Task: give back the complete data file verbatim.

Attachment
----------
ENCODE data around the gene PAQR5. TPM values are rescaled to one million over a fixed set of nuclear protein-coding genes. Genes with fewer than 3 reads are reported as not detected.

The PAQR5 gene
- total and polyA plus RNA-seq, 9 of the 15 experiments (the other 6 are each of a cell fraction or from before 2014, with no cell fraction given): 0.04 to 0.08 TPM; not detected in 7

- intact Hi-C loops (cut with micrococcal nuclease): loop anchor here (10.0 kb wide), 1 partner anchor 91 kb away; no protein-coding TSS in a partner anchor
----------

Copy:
ENCODE data around the gene PAQR5. TPM values are rescaled to one million over a fixed set of nuclear protein-coding genes. Genes with fewer than 3 reads are reported as not detected.

The PAQR5 gene
- total and polyA plus RNA-seq, 9 of the 15 experiments (the other 6 are each of a cell fraction or from before 2014, with no cell fraction given): 0.04 to 0.08 TPM; not detected in 7

- intact Hi-C loops (cut with micrococcal nuclease): loop anchor here (10.0 kb wide), 1 partner anchor 91 kb away; no protein-coding TSS in a partner anchor